MADRID (Reuters) - Nearly 32,000 migrants have reached Spain's Canary Islands on fragile boats from west Africa this year, passing a previous record posted in 2006, regional authorities said on Sunday.
So far this year, 31,933 people have reached the islands, compared with the 2006 small boats crisis when 31,678 people made it to the Canaries, regional authorities told Reuters.
Since Friday, 739 people have been rescued in the Atlantic Ocean off El Hierro, the smallest and most westerly island in the archipelago, the Spanish coastguard said.
Two people were found dead in four boats and two other people died later in hospital, said the Spanish Civil Guard on Saturday, which also took part in the rescue in which women and children were among those saved.
Fernando Clavijo, the Canary Islands regional chief, said the figures showed the scale of the humanitarian crisis faced by the islands and called for more help from the Spanish government and the European Union.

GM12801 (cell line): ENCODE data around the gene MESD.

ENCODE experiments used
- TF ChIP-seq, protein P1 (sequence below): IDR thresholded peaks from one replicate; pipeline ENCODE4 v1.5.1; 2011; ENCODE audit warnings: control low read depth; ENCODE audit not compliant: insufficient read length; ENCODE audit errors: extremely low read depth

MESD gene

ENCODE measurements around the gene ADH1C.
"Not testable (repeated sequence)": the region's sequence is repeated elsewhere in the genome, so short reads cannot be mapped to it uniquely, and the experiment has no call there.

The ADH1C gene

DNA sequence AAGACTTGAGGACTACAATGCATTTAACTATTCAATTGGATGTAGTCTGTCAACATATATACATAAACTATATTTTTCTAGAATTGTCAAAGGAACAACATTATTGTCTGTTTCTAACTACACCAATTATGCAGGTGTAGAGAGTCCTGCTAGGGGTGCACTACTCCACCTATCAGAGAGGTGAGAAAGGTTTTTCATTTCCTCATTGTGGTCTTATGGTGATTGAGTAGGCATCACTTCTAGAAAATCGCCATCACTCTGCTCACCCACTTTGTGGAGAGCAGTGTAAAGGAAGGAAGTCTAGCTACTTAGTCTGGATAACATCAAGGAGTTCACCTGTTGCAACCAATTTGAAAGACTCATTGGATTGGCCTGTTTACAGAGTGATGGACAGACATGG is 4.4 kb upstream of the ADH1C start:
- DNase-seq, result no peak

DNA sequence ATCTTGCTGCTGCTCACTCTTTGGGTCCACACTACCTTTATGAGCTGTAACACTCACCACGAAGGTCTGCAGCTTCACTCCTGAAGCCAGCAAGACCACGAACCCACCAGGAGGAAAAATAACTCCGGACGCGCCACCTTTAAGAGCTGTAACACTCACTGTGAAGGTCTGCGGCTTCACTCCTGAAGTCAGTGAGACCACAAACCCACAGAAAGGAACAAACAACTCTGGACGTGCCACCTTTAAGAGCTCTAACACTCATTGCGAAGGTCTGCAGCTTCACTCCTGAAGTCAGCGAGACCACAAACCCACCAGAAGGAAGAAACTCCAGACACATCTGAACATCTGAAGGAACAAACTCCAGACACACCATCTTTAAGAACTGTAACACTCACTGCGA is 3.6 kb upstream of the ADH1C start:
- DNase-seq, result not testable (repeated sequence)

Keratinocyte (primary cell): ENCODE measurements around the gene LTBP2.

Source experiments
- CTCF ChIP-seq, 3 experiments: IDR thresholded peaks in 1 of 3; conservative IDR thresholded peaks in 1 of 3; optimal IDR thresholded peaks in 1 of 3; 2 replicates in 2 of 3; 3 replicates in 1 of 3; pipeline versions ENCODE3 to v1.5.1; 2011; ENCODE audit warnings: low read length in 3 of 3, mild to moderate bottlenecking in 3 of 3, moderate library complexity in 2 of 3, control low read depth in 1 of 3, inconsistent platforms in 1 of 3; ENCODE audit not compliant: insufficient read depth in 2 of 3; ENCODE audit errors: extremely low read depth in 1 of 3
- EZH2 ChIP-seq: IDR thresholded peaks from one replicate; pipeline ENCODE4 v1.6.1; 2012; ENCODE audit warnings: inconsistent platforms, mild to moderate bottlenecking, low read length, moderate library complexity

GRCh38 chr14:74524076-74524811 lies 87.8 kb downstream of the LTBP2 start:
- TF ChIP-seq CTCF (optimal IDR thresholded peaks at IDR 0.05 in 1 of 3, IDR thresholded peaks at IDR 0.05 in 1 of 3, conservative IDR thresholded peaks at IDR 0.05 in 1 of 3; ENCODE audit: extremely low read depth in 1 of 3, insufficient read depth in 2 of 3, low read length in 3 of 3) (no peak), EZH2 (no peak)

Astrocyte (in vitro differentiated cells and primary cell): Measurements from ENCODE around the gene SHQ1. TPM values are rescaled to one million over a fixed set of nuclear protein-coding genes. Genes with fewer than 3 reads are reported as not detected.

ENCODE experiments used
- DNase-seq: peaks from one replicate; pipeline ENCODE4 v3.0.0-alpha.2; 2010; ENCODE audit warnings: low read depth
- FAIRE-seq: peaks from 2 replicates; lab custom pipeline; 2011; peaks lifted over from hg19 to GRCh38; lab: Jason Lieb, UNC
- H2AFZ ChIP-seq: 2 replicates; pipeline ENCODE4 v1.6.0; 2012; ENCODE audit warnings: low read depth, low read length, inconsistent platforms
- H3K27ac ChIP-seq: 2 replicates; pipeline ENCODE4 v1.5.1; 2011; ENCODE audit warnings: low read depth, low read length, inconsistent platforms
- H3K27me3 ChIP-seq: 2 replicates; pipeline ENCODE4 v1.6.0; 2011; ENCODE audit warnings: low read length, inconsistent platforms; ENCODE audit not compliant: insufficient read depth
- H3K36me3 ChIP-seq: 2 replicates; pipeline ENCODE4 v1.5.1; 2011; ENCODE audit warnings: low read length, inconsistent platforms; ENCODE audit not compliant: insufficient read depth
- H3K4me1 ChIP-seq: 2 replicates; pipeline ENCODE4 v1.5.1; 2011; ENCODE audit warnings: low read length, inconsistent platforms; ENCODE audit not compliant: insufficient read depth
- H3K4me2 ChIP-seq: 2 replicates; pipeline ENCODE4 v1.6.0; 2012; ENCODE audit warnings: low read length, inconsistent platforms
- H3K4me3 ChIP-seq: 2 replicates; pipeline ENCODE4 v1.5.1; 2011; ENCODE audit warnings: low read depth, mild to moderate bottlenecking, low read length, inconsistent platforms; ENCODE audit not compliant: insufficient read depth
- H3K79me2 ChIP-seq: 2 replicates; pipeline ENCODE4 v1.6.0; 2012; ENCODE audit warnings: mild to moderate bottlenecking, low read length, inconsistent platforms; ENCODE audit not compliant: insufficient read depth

"The 2006 data have been surpassed but the response of the State and EU is not the same. Migration management on the southern border must be a priority on the Spanish and European agenda," he posted on the X social media site on Saturday.
The number of arrivals has recently jumped as milder weather and calmer seas since September have made it more feasible to attempt the still perilous crossing from Africa.
The archipelago lies around 100 km (60 miles) off Africa's west coast. Its seven islands have become the main destination for migrants from Senegal and other African countries trying to reach Spain, fleeing conflict or seeking a better life.
The Spanish government said it would create additional emergency accommodation for some 3,000 migrants in military barracks, hotels and hostels.
(Reporting by Graham Keeley; Editing by Giles Elgood)